A. Elizabeth Sloan

Consumers are snacking much more frequently. According to Technomic Inc.’s 2012 Snacking Occasion Consumer Trend Report, about half (48%) of the population snacks at least twice a day, double the 2010 level of 25%.

Seven in 10 snacks are eaten in the home, reports Technomic. Fresh fruit, crackers/cookies, cereal, potato chips/pretzels, ice cream, and cheese are the most popular at-home snacks. Workplace snacking is also on the rise along with brownbagging snacks to work.

With those ages 18–34 driving the net gain in snacking behavior, the snack market will continue to grow. Packaged Fact’s Snack Foods in the U.S. report projects that U.S. retail sales of packaged snacks will top $76.8 billion by 2015. Drug and convenience stores posted volume gains in snack sales in 2011, according to SymphonyIRI data.

Three-quarters of consumers snack in the midafternoon, Technomic reports. Four in 10 snack in the midmorning, mid-evening, and late at night; a.m. snacking rose 9% since 2010, according to Technomic. Indulgent snacks (e.g., ice cream, salty snacks, chocolate, snack nuts, and cookies) are most prevalent in the evening; fruit, baked goods, and coffee/tea are common midmorning.

Flavor/taste, cited by 83% of those polled, trumps all other factors in the snack purchase; 39% are motivated by new or unique flavors, explains Technomic. IRI reports that 34% of consumers are willing to pay more for gourmet snacks, up from 18% in 2009. According to a 2012 report from the National Association for the Specialty Food Trade, gourmet chips, pretzels, and snacks were the third-largest specialty food category with sales of $1.8 billion in 2011. With 75% of adults considering snacks as an important part of social occasions and 37% entertaining family/friends at home vs going out in 2012, gourmet snacks and appetizers will continue to be in high demand, IRI data suggests.

Sales volume for healthy snacks continued to outpace indulgent snacks in 2011, but by a smaller margin than in the past five years. Just under half of consumers are snacking on healthier items in 2012, according to Technomic. The nutritional snacks/trail mix category was the top sales volume gainer among healthy snacks in 2011, up 11.1%, reports IRI. Hummus was also hot, according to IRI, with sales up 10.5%.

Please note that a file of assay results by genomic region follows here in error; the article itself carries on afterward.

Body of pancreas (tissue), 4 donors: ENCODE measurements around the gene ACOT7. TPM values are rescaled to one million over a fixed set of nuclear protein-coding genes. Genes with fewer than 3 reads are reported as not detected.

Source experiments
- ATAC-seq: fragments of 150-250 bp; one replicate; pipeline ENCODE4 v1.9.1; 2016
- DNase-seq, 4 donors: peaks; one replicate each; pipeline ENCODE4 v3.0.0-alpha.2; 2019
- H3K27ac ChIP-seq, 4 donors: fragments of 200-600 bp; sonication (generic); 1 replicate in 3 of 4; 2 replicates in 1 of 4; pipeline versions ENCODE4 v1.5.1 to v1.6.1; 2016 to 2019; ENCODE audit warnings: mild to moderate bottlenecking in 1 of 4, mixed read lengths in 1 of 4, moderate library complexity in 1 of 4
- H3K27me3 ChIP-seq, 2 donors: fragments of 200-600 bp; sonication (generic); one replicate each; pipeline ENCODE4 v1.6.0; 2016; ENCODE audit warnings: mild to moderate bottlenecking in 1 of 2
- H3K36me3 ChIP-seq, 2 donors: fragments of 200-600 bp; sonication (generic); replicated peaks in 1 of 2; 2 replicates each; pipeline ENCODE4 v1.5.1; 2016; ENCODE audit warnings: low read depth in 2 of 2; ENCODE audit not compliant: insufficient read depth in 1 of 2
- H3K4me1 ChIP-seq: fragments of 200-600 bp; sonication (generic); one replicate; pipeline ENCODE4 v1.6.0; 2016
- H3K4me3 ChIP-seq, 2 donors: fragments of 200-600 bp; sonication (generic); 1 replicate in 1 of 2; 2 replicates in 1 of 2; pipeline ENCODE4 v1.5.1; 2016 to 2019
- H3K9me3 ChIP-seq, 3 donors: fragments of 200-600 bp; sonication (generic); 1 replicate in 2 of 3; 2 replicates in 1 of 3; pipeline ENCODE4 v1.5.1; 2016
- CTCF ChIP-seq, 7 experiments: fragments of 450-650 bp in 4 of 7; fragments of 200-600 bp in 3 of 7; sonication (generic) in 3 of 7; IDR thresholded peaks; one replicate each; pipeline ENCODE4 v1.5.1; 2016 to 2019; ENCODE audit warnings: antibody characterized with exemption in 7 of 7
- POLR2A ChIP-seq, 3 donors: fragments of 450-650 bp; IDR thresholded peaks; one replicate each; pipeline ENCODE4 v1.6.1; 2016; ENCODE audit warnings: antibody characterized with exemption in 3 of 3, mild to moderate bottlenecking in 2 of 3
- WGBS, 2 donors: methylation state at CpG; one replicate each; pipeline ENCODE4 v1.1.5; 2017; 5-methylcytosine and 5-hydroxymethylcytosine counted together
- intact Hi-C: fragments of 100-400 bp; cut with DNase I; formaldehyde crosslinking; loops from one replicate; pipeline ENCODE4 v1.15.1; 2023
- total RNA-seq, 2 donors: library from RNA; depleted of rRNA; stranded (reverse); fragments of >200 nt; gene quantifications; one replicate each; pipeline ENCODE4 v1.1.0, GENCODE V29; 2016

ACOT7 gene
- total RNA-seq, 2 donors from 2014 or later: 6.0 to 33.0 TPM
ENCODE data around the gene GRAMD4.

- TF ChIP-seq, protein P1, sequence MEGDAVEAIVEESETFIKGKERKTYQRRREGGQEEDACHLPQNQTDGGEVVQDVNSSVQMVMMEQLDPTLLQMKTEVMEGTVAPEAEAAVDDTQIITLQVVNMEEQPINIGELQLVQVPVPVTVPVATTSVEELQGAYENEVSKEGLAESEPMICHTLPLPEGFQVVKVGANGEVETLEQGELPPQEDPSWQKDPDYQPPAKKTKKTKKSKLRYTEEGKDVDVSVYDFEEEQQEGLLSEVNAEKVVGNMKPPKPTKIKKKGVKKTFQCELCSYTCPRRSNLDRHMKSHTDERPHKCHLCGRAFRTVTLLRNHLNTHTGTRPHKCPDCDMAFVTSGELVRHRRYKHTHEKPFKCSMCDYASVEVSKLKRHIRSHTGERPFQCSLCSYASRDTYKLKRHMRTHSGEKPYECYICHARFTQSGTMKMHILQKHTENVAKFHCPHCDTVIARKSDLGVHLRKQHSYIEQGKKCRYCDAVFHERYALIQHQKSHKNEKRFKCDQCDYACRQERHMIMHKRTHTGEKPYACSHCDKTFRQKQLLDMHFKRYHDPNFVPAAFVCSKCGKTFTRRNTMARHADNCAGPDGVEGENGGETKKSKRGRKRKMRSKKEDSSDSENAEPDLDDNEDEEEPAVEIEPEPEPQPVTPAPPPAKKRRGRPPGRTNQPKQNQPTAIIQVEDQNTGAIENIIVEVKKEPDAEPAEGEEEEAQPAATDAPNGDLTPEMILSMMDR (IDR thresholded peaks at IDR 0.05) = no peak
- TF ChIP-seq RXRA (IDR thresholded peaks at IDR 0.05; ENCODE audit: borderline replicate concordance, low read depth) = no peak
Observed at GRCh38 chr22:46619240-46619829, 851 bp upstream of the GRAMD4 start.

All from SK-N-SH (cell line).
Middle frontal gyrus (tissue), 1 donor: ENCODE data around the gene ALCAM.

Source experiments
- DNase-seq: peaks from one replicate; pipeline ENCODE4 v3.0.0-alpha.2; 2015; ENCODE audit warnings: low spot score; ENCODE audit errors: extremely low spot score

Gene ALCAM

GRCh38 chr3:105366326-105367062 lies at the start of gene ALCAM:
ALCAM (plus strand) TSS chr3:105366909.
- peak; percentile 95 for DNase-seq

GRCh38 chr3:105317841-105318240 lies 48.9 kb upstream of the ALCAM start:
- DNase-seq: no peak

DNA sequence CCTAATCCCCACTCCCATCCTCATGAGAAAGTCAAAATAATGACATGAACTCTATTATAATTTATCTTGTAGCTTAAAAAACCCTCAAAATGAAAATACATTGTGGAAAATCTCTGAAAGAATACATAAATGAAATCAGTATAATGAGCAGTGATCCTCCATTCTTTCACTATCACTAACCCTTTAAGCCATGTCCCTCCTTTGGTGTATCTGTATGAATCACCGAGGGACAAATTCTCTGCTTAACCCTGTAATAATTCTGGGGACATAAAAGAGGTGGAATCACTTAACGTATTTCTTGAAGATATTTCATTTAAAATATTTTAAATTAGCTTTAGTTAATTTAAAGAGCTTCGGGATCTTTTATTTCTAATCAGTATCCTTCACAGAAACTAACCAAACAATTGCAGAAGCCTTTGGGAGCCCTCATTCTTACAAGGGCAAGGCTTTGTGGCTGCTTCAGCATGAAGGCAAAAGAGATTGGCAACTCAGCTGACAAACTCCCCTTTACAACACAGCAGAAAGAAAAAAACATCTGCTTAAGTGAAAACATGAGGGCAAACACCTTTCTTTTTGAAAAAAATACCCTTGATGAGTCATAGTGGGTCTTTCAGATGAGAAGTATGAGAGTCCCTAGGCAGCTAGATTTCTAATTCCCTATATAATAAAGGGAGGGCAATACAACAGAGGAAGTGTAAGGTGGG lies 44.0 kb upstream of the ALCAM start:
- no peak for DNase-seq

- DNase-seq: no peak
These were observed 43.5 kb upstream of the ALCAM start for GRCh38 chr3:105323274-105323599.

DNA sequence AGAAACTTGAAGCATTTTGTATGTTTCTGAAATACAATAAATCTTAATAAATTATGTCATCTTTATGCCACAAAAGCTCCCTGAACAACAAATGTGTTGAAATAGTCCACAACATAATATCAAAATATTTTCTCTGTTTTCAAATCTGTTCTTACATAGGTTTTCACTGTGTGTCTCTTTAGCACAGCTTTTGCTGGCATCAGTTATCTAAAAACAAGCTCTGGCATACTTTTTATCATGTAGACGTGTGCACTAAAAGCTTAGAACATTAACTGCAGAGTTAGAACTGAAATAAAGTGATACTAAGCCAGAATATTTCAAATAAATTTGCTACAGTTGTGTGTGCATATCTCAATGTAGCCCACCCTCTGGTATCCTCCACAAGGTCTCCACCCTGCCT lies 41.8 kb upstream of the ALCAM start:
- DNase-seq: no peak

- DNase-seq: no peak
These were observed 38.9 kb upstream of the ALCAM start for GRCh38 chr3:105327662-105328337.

The types of foods Americans are eating as snacks have broadened. In 2011, sales of refrigerated appetizers/snack rolls were up 5.9%, hand-held breakfast entrees +3.6, and frozen appetizers/snack rolls +3.3%, according to IRI. These categories were right behind chocolate-covered salted snacks, with sales up 8.6%, and dried meat snacks, +6.0%, as the top volume gainers among indulgent snacks in 2011, per IRI.

More than half (55%) of consumers eat restaurant French fries/onion rings, 54% single hamburgers/small sandwiches, and 49% a slice of restaurant pizza as away-from-home snacks, reports Technomic. Expect mini ethnic morsels (e.g., empanadas, pupusas, etc.) to become a strong snack sector.

Mini desserts/bites rank ninth on the list of hot menu items in fast food in 2012; snack-sized items are 15th, according to the National Restaurant Assn.’s (NRA)What’s Hot? survey. Egg rolls, nachos, quesadillas, spring rolls, and hummus are among the most-ordered restaurant appetizers, according to Technomic’s 2010 Appetizer Consumer Trend Report. Vegetarian items, ethnic street-food-inspired appetizers, charcuterie, and bite-sized hors d’oeuvres are the top trendy appetizers for 2012, per the NRA survey.

Three in 10 snacks consumed in 2012 were beverages, according to Technomic. Restaurant/beverage bar coffee sales are projected to reach $20.7 billion by 2017, tea $9.7 billion, according to Packaged Fact’s Coffee and Tea Foodservice Trends in the U.S. report.

While two-thirds (67%) of consumers eat granola, cereal, or breakfast bars, only 28% are users of energy bars, a statistic that is virtually unchanged since 2007–2008. Half (56%) of consumers look for snacks that offer an energy boost; 78% seek products that are filling. Sales volume of snacks carrying a high protein tag jumped 28% in 2011, according to IRI.

No trans fat and “beyond basic nutrition” (e.g., antioxidants) are the most desired healthy snack product attributes, cited by 60% of consumers; fresh/not processed, whole grain, low fat, high fiber, all natural, low calorie, no preservatives/additives, low sugar, low cholesterol, and vitamins/minerals were cited by more than 50% of consumers, according to IRI.

IRI reports that 78% of parents want snacks with added nutrients for their kids; 59% seek fresh/not processed, 56% lower fat, and 43% lower calorie—all up significantly in the past two years. Lastly, portion size is emerging as a snack concern for women; two-thirds (67%) of women say it is important that the portion size is not too large, Technomic reports.


A. Elizabeth Sloan, Contributing Editor
President, Sloan Trends Inc., Escondido, Calif.
[email protected]